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Officers ‘bribed’ for sending jawans on UN missions
Vijay Mohan
Tribune News Service

Chandigarh, May 21
An Army jawan has alleged irregularities in the selection of personnel for United Nations peacekeeping missions. Some Army officers have demanded bribe from jawans for including them in contingents going abroad, he has further alleged.

The jawan, L/Nk Ajay Kumar Dubey, who was posted with a mechanised infantry battalion based in Punjab, further maintained that he was forced to sign his own discharge roll a few weeks ago, after he learnt that some officers in the unit were demanding money from jawans.

He claimed that jawans had paid as much as Rs 40,000 each to certain officers responsible for selection. They had withdrawn the money from their respective provident fund, the records of which exist in the unit office and other establishments.. A total of 40 personnel from the regiment, drawn from different companies were to be sent to the UN Mission in Sierra Leone in November.

A senior officer at the Western Command Headquarters, said that though the case has not been brought to their knowledge, the matter would be investigated. The unit, meanwhile, has moved away from Punjab.

Dubey said that he was posted in the battalion's headquarters company as a clerk and was responsible for preparing the selection roster for the mission. He said officers asked him to make changes in the roster everyday. When some officers learnt that he was aware of what was going on, Dubey said he was threatened that he would be killed if he did not sign his discharge roll. He had joined the Army in 2001 and was dismissed in March this year on “compassionate grounds”. Since then, he has met several senior officers, to plead his case and has even written to Army Headquarters for re-instatement.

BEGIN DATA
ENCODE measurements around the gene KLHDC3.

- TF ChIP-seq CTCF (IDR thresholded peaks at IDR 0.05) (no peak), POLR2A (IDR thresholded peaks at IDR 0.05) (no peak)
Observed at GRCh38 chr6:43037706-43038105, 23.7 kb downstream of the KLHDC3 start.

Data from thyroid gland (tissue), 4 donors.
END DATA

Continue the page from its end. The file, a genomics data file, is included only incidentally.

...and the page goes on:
He has decided to move the High Court on the advise of an officer. The petition has already been drafted by a local lawyer. “There is not a single adverse entry in by service book. Nor was I in a position to leave the service due to financial reasons,” he said. “A jawan was specially sent to take my discharge roll by hand to the Regimental Centre and my services were terminated within a week, whereas there are jawans who have been waiting for a long time to get their discharge,” he said.

This is not the only case of its kind. Some officers admit that there have been instances where certain officers have demanded bribe from jawans. A jawan on a UN Mission is paid $ 1,000 per month.

Already, a similar case is pending before the Punjab and Haryana High Court, where an NCO, Hav Harmesh Sharma of 15 Guards has alleged that he was forcefully dismissed from service after he had appraised senior officers about irregularities in the selection process. He had made several complaints about some officers demanding bribes from jawans, but the authorities took no cognizance. Instead a court of inquiry was initiated against him and he was pressurised to withdraw his complaint.


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